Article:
JM Appraisal Services has answers to "Frequently Asked Questions"

JM Appraisal Services is always happy to answer any inquiries you might have about appraisals or real estate in BREWER and Penobscot County. Contact us today to talk about how we can help you with your specific valuation problems.

Describe an appraisal
What does an appraiser do?
What would cause me to request your services?
How is an appraiser different than a home inspector?
Is an appraisal the same as a comparative market analysis(CMA)?
What are the contents of an appraisal report?
Once the appraisal is done, how can I have certainty that the final number is valid?
How hard is it to become certified?
Who do appraisers work for?
Where does an appraiser get the data used to estimate values in Penobscot County or other areas?
What can a full appraisal do for me?
What exactly is PMI and how can I get rid of it?
Should I do anything in advance of the appraisal inspection
What does "Market Value" mean?
Who has rights to the appraisal report?
I want to get more for my house. Where should I spend money renovating?

Describe an appraisal   (Back to top)

The procedure of producing an appraisal deals with an evaluation which leads to an opinion of value. The real estate appraiser will typically use a several "approaches," typically three, to conclude the estimation of market value. One of them is the Cost Approach - which is how much capital would be required to replace the improvements, less physical deterioration and other factors, plus the land value. Another of the methods is the Sales Comparison Approach - which deals with making a comparable analysis to other similar properties within a close proximity which have recently sold. Being the most common approach, the Sales Comparison Approach is considered the most accurate and best indicator of market value for a property. The Income Approach is primarily used for finding the market value of income-producing properties based on what an investor would pay based on the amount of income a property would bring in.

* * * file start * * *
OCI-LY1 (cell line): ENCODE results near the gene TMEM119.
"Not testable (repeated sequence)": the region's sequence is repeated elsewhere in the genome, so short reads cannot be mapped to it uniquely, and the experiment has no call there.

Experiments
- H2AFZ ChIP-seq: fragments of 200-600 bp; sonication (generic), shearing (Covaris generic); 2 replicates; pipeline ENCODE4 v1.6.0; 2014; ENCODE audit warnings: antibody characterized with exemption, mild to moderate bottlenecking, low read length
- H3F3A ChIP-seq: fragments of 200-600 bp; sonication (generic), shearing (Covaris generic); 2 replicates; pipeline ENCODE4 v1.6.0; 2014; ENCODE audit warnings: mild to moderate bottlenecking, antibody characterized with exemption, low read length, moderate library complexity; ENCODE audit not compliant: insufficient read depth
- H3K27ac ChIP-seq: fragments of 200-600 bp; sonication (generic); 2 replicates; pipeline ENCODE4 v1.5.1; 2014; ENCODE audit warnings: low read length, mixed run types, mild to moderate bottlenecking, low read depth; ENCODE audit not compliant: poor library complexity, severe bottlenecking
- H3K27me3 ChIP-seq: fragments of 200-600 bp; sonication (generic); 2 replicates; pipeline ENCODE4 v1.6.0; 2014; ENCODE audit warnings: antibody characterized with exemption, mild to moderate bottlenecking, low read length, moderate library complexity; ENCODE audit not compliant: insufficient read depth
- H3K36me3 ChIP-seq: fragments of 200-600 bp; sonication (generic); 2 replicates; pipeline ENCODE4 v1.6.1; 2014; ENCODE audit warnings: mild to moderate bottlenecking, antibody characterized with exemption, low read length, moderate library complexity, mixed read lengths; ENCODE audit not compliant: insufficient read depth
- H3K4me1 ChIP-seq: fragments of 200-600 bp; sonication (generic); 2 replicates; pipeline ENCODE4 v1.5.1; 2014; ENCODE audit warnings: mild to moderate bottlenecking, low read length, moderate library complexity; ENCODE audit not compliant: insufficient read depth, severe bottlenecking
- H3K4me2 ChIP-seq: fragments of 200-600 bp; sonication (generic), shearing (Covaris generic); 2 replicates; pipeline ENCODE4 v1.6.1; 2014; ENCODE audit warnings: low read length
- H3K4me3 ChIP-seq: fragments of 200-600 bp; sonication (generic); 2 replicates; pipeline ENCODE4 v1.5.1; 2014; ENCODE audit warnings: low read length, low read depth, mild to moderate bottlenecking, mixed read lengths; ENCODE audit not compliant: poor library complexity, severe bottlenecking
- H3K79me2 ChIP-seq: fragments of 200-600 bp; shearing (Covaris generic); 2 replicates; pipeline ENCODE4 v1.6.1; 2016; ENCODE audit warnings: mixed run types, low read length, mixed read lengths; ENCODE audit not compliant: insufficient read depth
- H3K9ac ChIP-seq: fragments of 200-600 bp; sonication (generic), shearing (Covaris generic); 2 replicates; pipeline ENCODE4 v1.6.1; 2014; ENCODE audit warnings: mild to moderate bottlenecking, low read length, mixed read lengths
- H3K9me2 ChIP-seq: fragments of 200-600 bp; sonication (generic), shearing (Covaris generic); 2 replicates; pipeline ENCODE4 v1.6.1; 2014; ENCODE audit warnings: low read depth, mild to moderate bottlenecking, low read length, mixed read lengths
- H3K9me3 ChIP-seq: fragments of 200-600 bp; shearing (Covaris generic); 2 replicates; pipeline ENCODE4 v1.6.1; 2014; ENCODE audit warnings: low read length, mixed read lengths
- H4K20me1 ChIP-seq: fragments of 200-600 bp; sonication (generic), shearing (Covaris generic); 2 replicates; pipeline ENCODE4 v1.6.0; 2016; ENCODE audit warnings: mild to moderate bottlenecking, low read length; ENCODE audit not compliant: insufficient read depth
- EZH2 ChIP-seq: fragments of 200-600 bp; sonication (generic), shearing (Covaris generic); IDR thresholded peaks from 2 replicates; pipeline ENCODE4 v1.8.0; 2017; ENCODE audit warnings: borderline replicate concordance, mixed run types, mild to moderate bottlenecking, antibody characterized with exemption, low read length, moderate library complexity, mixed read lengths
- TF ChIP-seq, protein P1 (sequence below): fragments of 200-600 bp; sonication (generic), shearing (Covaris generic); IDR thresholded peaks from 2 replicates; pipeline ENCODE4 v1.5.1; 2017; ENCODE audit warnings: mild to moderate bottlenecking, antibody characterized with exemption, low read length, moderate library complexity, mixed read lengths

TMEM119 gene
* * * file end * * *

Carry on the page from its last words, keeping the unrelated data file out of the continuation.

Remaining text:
What does an appraiser do?   (Back to top)

An appraiser produces a professional, unbiased assessment of market value, to be used in making real estate transactions. Appraisers illustate their findings in appraisal reports.

What would cause me to request your services?   (Back to top)

There are a lot of reasons to purchase an appraisal with the most common reason being real estate and mortgage transactions. Some other reasons for ordering an report include:
  • If you are applying for a loan.
  • To reduce your tax burden.
  • To build a case for a homeowner's equity and remove Primary Mortgage Insurance.
  • To fight high property taxes.
  • To handle an estate.
  • To give you a negotiating tool when purchasing real estate.
  • To determine a reasonable sales price when listing your home.
  • To protect your rights if your property is being taken by means of eminent domain in a condemnation case.
  • Government agencies such as the IRS require an appraisal on every property.
  • If you ever find yourself in a civil case.
For a more extensive description of the appraisal process click here.

How is an appraiser different than a home inspector?   (Back to top)

Home inspectors do not generate an opinion of value and do not use the same forms as appraisers. An inspection is a third-party investigation of the accessible structure and electrical and mechanical systems of a property, from the roof to the bottom. Commonly, a home inspection report will explain the amenities and the necessities of the property: air conditioning (weather permitting), electrical systems, the condition of the heating system, the plumbing; then the structural capacity of the home such as the attic, accessible insulation, walls, floors, ceilings, windows, then the foundation, basement and other visible structures.

Is an appraisal the same as a comparative market analysis(CMA)?   (Back to top)

To be blunt, it's night and day. What the CMA relies upon are ill-defined trends. The appraisal is reliant on similar proven comparable sales. The appraisal report will also contain location and building costs. All a CMA does is generate a "ball park figure." Being a documented and carefully investigated opinion of value, appraisals are defensible and stand up in legal situations.

But the most significant factor is who's behind the report. Real estate agents produce CMA's, and they don't always know the whole market or bear specific competence when it comes to home valuation. A certified, Maine licensed professional who bases their livelihood on valuing properties in and around Penobscot County creates the appraisal. Likewise, the agent has a vested interest in the property's selling price whereas the appraiser is bound by a code of ethics to accept a flat sum for work they perform, regardless of their outcome.